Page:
Peru - Pacamama
Peru - Pacamama

Peru - Pacamama

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Tasting notes: Shortbread biscuit, roasted almonds, velvety. Works really well with milk based drinks

Roast Profile: Espresso 

Altitude: 1320 - 1990m

Process: Washed (organically farmed)

Variety: Bourbon, catturra, catimor


History message from Caravela about this coffee:

Although it is more common to think of a coffee grower as a male figure, arguably
overlooking the impact of women on coffee production, when you start looking more
in detail, this view is completely o. When women get fully involved in the production
of specialty coffee, the benefits can be seen with healthier families, better farm
management regarding incomes and savings. This limited edition seeks to recognize
and encourage these empowered, hard-working women, who are calling the shots,
either the ones who are just starting or the ones that have been in the coffee business
for a long time. Either the ones that work with their families, or the ones who manage
their own farms and sustain their families through the production of coffee. We seek to
show their faces and their impact in this industry. All of them are resilient, fierce and go
getters in communities where males usually dominate. We invite you to be part of their
journey, see them progress and give them all the recognition that they deserve.
Pachamama refers to the Incan goddess that represents Mother Earth, nature, all the
elements and their connections. It’s a perfect representation of female coffee
producers that we want to showcase in this limited edition. We find women who not
only produce amazing coffee, but who with their organic practices and deep gratitude,
believe in respecting and protecting nature. We also showcase women who face
adversities to achieve recognition in a historically male-dominated environment. This is
an opportunity to make them stand out and achieve their dreams.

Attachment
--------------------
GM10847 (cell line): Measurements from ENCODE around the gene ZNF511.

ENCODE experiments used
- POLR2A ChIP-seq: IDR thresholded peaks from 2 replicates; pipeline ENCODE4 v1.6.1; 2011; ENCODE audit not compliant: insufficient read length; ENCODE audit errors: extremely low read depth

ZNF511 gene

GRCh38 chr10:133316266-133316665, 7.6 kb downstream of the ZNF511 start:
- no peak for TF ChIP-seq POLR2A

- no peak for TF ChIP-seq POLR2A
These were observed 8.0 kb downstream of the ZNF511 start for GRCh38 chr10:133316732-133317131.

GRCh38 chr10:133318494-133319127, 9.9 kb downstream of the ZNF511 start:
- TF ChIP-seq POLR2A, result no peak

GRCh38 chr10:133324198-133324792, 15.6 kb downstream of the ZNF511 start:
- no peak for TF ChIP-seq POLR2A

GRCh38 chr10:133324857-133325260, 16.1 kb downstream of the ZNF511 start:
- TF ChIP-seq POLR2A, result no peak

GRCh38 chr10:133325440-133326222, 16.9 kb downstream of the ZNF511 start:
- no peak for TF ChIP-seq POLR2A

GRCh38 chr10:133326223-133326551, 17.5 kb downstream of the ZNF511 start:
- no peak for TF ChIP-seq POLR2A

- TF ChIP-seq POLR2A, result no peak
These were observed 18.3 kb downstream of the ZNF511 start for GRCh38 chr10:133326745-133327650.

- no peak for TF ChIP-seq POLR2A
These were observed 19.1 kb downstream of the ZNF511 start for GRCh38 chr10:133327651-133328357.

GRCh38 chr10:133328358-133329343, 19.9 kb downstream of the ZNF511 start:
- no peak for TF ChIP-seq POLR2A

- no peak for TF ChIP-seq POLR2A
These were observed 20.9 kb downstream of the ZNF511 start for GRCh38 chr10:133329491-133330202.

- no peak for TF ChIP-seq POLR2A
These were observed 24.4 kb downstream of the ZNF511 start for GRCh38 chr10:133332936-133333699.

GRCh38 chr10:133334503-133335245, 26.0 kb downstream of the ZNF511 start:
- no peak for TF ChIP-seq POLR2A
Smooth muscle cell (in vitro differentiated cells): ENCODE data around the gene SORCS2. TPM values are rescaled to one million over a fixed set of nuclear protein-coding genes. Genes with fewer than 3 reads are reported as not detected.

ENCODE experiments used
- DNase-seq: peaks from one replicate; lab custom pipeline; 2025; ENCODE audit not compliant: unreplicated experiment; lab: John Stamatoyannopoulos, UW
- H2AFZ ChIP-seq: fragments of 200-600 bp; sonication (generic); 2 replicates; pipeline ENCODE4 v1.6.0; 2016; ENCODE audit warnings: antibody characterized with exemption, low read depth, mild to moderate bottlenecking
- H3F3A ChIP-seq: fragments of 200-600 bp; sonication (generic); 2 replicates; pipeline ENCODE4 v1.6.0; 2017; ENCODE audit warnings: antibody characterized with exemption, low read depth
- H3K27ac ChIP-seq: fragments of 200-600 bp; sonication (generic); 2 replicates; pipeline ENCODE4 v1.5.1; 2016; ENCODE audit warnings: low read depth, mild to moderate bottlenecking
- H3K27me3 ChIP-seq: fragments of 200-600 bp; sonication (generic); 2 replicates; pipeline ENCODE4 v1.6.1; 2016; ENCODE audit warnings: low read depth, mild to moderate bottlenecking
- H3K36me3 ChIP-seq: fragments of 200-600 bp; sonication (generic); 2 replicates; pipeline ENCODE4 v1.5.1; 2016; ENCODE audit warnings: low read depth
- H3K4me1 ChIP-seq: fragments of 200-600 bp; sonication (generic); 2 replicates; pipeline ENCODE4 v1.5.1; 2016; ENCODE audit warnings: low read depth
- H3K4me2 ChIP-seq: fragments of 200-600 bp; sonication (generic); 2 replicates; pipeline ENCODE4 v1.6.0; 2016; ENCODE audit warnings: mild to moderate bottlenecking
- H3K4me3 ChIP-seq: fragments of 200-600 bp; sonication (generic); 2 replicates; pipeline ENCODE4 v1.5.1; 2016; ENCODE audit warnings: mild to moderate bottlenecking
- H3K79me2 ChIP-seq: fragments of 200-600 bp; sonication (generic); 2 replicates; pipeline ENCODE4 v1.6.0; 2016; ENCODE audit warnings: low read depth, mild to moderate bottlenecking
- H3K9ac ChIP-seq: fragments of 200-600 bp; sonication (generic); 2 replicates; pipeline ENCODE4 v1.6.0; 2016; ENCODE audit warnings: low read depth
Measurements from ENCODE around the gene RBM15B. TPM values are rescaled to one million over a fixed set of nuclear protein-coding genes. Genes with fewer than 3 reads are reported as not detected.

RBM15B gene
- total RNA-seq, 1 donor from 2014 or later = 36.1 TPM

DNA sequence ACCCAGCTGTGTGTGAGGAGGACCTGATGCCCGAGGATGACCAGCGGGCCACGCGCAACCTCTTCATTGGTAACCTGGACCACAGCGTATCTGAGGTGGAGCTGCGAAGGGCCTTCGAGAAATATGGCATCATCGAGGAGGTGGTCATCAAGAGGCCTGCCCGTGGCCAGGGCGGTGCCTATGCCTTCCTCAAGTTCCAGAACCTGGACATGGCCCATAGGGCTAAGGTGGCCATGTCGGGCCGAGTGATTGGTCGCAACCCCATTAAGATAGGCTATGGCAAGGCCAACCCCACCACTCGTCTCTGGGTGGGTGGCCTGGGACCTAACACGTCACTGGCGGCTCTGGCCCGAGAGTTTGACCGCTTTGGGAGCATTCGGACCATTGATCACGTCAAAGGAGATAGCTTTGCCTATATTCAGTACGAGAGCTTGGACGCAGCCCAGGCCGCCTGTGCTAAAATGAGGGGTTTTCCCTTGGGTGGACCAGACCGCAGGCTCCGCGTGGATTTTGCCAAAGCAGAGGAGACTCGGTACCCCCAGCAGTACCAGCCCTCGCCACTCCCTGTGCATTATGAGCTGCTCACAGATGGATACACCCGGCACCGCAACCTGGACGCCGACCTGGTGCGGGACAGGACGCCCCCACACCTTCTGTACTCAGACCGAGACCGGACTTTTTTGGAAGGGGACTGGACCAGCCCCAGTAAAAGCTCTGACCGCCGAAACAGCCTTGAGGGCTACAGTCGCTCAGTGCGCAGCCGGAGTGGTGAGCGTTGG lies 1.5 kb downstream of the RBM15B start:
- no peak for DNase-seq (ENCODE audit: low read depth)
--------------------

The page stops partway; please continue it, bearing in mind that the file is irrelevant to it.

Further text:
The three women behind this coffee are Elvira Guerrero y Eudosia Puelles from Jaen
and Oralia Guerrero from San Ignacio, both areas belonging to the department of
Cajamarca in the north of Peru limiting with Ecuador. The three of them have learned
about coffee from their parents who already where producing coffee, and a such
have been closing to this beautiful tree from a young age. Elvira is the one who has
been the longest producing coffee starting in 1997 while Eudosia began in 2013 and
Oralia in 2014. The three of them started to look for quality in their coffee at around
the same year with Elvira in 2018, Eudosia in 2015 and Oralia in 2017. Both Elvira and
Eudosia started with their own coffee production after getting a divorce and the
drive of wanting to start something by themselves. In the case of Oralia, she works
the farm alongside her husband where each one participates in the production of
coffee. Since they started looking for high quality coffee at their farms, it has
brought only good things. In the case of Elvira, she has seen how her farm has
improved day by day, and her quality of life getting better. As per Eudosia she has
also seen a change in her quality of life, being able to be independent and working
in what she loves. On the other hand, being in specialty coffee has changed Oralia’s
way of life, improved the education of her kids, and sparked an interest for high-qua-
lity coffee. In the case of Elvira, at the farm she has the help of her oldest son, Jose
Carlos, who is an agronomist, while Eudosia has the help of her daughter Lesli.
The varieties found in these three farms ranges from Catimor, Catuai, Bourbon,
Typica, Caturra, and Pache, with the size of the farms ranging from 2 to 4 hectares.
The average way they process the coffee starts with a careful cherry picking of the
ripest which are then pulped. Afterwards, the coffee is fermented in open-air tanks
from 30 to 36 hours and then washed. As per the drying, it takes in average 15 days
but dependent on the climate with only Eudosia doing it in a solar dryer, Elvira over
a plastic tarp with shade and Oralia in a tarp at the patio. Elvira is the only one who
floats the cherries before pulping to take out any foreign material such as leaves or
branches, and the less dens beans.
As a parting message, the three of them would like to tell other women “Keep
pushing forward, don’t give up, as they can improve day by day and now a day are
an important piece of the world of coffee and are characterized as being fighters
who are making history.”



Eudosia Puelles Troyes
Elvira Guerrero Navarro
Oralia Garcia Alvarez